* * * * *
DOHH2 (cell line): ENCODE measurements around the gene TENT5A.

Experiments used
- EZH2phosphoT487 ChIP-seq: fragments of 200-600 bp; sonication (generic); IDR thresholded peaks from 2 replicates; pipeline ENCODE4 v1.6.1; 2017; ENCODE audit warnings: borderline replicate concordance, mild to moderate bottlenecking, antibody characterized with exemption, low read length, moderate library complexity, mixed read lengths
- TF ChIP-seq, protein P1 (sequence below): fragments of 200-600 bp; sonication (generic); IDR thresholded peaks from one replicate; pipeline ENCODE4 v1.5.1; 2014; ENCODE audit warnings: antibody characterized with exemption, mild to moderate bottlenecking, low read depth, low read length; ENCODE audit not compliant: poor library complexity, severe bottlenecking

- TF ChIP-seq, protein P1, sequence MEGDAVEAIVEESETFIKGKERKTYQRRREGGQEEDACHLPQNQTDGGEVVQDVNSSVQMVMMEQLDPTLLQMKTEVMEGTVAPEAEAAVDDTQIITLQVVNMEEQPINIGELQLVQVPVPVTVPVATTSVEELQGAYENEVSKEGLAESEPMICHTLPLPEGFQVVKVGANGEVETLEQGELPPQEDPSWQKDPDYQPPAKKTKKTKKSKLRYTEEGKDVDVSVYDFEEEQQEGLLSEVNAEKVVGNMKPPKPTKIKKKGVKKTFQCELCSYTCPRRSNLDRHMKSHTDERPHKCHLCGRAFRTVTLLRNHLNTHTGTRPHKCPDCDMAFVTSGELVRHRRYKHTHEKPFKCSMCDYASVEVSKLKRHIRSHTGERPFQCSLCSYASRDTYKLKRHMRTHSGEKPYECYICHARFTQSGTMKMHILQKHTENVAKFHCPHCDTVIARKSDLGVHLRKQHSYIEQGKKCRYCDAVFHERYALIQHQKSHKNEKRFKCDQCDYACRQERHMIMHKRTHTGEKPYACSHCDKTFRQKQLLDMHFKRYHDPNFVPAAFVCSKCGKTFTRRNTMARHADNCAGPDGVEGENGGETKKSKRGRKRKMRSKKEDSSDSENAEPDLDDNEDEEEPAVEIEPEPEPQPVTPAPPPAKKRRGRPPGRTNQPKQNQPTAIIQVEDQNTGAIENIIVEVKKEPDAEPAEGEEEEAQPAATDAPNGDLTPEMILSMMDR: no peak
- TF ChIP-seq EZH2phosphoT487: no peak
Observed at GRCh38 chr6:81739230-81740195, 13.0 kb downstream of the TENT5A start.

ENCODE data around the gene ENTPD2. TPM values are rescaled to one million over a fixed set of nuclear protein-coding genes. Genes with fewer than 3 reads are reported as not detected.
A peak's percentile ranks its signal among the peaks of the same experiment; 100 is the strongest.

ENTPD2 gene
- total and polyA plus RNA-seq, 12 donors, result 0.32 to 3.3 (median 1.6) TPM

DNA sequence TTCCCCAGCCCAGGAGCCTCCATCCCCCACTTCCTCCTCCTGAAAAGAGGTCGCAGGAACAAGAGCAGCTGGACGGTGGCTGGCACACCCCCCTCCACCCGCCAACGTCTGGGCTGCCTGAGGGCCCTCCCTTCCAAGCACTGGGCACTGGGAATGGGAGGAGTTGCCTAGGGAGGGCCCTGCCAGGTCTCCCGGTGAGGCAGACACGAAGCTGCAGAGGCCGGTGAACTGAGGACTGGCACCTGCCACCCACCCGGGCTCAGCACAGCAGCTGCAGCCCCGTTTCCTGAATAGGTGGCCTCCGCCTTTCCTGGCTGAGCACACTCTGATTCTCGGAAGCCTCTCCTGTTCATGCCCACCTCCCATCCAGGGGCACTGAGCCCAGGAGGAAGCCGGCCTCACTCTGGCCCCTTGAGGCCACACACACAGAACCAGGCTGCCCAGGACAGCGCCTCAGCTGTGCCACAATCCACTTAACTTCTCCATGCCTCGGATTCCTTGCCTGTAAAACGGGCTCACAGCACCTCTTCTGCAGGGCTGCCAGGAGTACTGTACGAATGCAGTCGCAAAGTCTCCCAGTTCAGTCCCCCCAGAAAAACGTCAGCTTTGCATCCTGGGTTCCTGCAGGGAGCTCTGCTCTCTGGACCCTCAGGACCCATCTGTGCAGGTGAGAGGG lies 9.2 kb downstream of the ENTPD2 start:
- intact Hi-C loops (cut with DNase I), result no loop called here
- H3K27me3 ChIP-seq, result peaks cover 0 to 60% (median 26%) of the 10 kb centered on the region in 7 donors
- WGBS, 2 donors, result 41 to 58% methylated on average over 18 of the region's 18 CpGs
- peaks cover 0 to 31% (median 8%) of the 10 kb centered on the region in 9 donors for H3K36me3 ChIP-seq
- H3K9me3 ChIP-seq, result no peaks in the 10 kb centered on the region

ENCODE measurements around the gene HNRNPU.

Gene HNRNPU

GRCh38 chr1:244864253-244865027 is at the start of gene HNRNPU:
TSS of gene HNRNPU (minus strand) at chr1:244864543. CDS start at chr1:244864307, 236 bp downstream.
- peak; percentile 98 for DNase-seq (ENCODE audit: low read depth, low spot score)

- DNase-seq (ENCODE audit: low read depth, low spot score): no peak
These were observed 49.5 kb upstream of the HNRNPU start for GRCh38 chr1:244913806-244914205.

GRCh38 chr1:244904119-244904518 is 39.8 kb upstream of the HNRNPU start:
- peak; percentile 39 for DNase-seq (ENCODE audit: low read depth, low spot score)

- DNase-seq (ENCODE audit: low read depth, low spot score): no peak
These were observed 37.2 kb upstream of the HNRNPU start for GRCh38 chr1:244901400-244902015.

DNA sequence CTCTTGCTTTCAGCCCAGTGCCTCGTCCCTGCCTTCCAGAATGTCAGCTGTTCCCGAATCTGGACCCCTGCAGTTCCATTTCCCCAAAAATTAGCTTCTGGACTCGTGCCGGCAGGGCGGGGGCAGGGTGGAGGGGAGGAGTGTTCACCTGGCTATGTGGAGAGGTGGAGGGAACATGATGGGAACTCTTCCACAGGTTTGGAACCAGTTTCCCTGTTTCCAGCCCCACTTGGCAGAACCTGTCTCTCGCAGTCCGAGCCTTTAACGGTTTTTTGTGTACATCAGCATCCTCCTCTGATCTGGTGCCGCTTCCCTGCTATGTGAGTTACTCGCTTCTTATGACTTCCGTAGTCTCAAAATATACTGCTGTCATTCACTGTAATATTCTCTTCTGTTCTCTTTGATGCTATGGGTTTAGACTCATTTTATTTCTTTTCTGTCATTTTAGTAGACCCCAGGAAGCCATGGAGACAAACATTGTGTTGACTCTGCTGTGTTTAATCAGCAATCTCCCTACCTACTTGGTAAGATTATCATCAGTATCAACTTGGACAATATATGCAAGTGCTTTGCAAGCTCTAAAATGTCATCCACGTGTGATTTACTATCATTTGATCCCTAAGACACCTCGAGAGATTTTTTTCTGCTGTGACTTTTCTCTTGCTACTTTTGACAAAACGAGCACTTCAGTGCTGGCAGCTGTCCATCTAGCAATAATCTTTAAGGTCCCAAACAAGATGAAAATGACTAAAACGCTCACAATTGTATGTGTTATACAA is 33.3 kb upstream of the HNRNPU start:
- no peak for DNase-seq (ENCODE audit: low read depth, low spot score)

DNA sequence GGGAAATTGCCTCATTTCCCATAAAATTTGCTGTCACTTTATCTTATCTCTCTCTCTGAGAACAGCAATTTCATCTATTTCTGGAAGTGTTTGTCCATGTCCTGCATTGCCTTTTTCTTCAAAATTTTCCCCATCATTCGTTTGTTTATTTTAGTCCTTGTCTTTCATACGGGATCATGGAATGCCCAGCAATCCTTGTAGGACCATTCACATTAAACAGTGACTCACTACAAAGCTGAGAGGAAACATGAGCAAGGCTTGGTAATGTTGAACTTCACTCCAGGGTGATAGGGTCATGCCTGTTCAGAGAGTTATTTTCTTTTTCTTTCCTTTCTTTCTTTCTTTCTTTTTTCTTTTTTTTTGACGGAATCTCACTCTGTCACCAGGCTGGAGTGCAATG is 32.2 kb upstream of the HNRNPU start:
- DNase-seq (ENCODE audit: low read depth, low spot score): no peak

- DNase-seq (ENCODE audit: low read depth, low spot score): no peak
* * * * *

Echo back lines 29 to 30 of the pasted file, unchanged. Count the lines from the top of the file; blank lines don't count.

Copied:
DNA sequence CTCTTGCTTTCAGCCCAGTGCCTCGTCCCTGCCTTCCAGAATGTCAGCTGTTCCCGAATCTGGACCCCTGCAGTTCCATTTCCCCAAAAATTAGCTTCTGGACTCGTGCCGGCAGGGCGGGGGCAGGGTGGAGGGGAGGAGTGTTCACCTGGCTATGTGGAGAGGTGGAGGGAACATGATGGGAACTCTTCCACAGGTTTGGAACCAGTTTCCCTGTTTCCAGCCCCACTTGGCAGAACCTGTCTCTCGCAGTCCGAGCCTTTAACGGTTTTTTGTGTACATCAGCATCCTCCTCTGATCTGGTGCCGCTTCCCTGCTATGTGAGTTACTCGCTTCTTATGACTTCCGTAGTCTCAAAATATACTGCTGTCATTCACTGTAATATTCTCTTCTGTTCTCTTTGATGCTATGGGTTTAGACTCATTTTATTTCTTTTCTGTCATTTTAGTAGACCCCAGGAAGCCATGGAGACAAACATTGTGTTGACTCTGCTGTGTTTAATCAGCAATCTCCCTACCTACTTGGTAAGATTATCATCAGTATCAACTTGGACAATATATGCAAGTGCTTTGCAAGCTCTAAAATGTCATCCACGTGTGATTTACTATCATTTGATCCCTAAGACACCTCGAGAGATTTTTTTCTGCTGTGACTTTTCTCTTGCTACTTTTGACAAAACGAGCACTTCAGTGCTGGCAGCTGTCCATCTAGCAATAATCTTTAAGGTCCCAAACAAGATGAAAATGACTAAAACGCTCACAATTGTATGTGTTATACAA is 33.3 kb upstream of the HNRNPU start:
- no peak for DNase-seq (ENCODE audit: low read depth, low spot score)